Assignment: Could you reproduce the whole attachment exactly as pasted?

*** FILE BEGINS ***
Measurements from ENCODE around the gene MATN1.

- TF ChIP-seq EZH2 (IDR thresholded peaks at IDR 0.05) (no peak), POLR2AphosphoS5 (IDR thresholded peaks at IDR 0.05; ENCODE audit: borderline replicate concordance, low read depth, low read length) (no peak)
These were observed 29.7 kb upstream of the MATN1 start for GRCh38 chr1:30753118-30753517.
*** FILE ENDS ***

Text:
Measurements from ENCODE around the gene MATN1.

- TF ChIP-seq EZH2 (IDR thresholded peaks at IDR 0.05) (no peak), POLR2AphosphoS5 (IDR thresholded peaks at IDR 0.05; ENCODE audit: borderline replicate concordance, low read depth, low read length) (no peak)
These were observed 29.7 kb upstream of the MATN1 start for GRCh38 chr1:30753118-30753517.